·         Prototype a standards-based architecture for sensor-derived situational awareness that is shared across multiple responder organizations.

·         Define IoT profiles, specifications and best practices for incident management through a process of broad collaboration among stakeholders, rapid iterative development, and running code.


The project is planned to be completed in February 2016. IJIS is looking forward to this week’s kick-off meeting to get started on the important work of the project.

Tags:  DHS  IMIS  Internet of Things  OGC 

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Global Service Development Workshops

Posted By Robert L. May II, Thursday, July 2, 2015

The Global Justice Information Sharing Initiative (Global) serves as a Federal Advisory Committee (FAC) and advises the U.S. Attorney General on justice information sharing and integration initiatives. Global was created to support the broad scale exchange of pertinent justice and public safety information. It promotes standards-based electronic information exchange to provide the justice community with timely, accurate, complete, and accessible information in a secure and trusted environment.

Global is conducting a series of service-development workshops in June and July in Denver in which I have been participating for the IJIS Institute. The goal of these workshops is to build upon the data analysis work of Global's Corrections Management and Reentry Task Team, which recently reviewed the risk-needs instruments used across the country. The work groups are comprised of subject-matter experts on the various topics related to data elements found across the multiple risk needs tools related to the four topic areas: 1) Medicaid Eligibility, Enrollment, & Suspension, 2) Mental Health & Anti-Social Behavior, 3) Substance Abuse, and 4) Education (a virtual work shop). The IJIS Institute’s involvement in these workshops is a result of our participation on the Corrections Management and Reentry Task Team and on Justice Health information sharing. The work group discussions have been rich in content as the SMEs include many practitioners from the health and justice fields.


Tags:  Corrections  Global  justice-to-Health  Reentry 

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IJIS Corrections Projects Continue to Make Progress

Posted By Kathy Gattin, Monday, June 22, 2015
Updated: Monday, June 15, 2015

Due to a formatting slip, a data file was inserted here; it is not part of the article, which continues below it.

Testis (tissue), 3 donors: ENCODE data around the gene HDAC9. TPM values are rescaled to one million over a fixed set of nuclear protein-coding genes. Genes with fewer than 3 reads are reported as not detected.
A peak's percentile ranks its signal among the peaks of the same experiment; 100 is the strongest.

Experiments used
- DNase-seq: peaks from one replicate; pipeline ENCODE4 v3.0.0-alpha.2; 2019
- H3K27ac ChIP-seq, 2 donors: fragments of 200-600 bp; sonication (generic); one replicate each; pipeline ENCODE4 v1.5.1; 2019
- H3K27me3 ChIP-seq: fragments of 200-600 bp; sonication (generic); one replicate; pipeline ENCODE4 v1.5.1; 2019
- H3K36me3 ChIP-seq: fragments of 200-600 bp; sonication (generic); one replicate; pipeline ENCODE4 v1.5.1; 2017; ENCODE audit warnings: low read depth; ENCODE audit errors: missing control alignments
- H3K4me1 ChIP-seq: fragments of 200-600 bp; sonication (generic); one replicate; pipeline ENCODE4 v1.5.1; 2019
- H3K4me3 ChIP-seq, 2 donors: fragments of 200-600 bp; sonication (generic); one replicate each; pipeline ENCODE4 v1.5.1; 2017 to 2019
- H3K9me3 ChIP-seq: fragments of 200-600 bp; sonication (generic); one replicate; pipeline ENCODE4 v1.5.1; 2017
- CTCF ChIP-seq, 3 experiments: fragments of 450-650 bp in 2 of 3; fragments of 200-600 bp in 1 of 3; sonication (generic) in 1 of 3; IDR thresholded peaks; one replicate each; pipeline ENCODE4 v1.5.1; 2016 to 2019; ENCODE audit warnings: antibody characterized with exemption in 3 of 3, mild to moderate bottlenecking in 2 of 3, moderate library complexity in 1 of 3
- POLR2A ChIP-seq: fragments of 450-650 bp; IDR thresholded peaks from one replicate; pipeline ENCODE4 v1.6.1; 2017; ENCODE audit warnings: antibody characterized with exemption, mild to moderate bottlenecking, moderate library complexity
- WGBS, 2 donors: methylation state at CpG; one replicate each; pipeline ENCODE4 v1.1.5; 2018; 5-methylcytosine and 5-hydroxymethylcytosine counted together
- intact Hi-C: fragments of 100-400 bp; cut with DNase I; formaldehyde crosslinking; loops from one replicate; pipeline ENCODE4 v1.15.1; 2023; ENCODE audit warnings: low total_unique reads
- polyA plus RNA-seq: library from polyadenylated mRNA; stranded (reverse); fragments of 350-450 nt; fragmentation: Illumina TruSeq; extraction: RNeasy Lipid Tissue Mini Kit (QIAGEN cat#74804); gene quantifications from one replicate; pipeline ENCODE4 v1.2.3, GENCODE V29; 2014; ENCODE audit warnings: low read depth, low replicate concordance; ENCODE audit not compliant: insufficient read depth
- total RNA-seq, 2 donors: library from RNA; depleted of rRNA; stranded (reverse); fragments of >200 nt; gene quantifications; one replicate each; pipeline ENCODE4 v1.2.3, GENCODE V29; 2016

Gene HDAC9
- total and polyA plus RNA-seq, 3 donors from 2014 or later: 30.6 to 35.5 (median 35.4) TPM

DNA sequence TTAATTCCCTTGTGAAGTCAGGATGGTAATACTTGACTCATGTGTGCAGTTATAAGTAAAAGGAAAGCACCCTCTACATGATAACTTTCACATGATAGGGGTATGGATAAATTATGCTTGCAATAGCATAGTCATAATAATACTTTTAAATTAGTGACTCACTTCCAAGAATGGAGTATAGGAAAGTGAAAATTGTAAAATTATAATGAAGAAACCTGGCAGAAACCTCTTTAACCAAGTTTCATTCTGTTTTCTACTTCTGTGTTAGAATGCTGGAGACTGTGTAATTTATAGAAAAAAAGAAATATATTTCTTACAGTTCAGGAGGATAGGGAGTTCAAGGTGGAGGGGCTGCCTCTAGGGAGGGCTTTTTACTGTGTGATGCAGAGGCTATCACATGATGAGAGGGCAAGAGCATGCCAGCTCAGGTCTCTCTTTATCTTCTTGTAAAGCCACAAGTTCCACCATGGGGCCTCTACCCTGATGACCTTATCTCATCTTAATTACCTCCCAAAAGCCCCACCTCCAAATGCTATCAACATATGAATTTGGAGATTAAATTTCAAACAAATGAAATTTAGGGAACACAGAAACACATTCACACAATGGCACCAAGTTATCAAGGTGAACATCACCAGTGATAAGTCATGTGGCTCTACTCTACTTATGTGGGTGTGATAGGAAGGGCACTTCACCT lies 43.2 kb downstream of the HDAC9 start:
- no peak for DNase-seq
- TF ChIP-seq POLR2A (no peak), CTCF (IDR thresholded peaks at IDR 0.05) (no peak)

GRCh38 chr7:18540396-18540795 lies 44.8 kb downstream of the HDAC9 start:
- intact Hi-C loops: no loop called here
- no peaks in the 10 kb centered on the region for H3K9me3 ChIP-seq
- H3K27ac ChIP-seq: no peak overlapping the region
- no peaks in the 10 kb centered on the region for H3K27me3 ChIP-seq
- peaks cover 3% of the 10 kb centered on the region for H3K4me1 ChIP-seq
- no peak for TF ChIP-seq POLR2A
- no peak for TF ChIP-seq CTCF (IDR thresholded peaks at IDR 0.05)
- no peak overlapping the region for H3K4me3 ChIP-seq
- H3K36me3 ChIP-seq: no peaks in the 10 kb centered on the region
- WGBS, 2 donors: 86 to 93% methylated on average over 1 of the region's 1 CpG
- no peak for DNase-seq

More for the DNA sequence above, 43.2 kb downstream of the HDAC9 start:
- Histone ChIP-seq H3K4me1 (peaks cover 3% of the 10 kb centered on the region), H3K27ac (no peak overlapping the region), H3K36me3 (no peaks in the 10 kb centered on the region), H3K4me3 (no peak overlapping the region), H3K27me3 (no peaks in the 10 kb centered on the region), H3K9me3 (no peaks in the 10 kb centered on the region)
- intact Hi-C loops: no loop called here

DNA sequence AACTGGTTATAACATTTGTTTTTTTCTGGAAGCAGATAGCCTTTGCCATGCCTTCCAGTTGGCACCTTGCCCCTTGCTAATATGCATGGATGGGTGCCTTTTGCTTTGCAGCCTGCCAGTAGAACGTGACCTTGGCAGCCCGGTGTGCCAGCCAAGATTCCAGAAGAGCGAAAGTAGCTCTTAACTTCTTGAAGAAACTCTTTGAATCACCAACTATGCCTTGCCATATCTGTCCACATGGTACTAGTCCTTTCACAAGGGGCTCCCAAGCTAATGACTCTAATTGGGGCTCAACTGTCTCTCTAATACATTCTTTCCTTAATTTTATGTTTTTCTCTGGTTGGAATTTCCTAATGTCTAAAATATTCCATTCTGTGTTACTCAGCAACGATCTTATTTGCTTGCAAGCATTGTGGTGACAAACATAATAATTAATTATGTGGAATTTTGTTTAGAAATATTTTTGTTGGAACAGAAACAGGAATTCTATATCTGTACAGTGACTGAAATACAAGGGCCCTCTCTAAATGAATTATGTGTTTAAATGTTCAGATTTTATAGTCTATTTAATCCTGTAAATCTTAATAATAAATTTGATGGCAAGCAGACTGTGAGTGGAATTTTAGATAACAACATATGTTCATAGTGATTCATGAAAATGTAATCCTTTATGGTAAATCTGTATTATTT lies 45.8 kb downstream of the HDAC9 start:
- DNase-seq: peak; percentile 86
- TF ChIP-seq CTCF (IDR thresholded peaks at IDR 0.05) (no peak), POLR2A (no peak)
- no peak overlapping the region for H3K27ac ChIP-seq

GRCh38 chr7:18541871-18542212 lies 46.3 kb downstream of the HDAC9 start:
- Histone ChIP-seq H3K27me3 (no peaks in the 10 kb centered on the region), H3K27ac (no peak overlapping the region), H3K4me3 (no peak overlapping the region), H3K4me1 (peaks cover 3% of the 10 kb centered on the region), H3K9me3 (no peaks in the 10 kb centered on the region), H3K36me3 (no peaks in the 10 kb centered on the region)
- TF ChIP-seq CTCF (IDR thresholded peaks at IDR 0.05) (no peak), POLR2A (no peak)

In 2003, the Prison Rape Elimination Act (PREA) was signed into law. In August of 2012, the final PREA rule became effective requiring confinement facilities to comply in order to prevent, detect, and respond to all possible PREA occurrences. PREA regulations require agencies to collect data on PREA incidents, with financial penalties for non-compliance. Beginning in 2014, the IJIS Institute, enlisted the help of experts representing key national organizations to form a national PREA Working Group with the goal of creating a national PREA Data Standard that would help agencies to identify critical PREA data elements to exponentially improve overall information sharing, data analysis, and data quality for effective and efficient sharing of information for PREA-related events. Our partner organizations in this effort included: American Correctional Association, American Jail Association, American Probation and Parole Association, Corrections Technology Association, International Association of Chiefs of Police, Council of State Governments Justice Center, PREA Resource Center, National Institute of Corrections, Bureau of Justice Assistance, as well as practitioner advisors from six state departments of correction (Arkansas, Iowa, Minnesota, Montana, Mississippi and New Mexico). Each of the state departments of correction that participated with the working group were interested in becoming pilot sites for implementation of the PREA Data Standard, and, in late March of 2015, three of these states were selected by BJA as pilot sites for implementation: New Mexico, Iowa, and Arkansas. Project implementation teams have been formed by each of the three pilot sites and IJIS staff will be working with each of the pilots throughout the implementation process.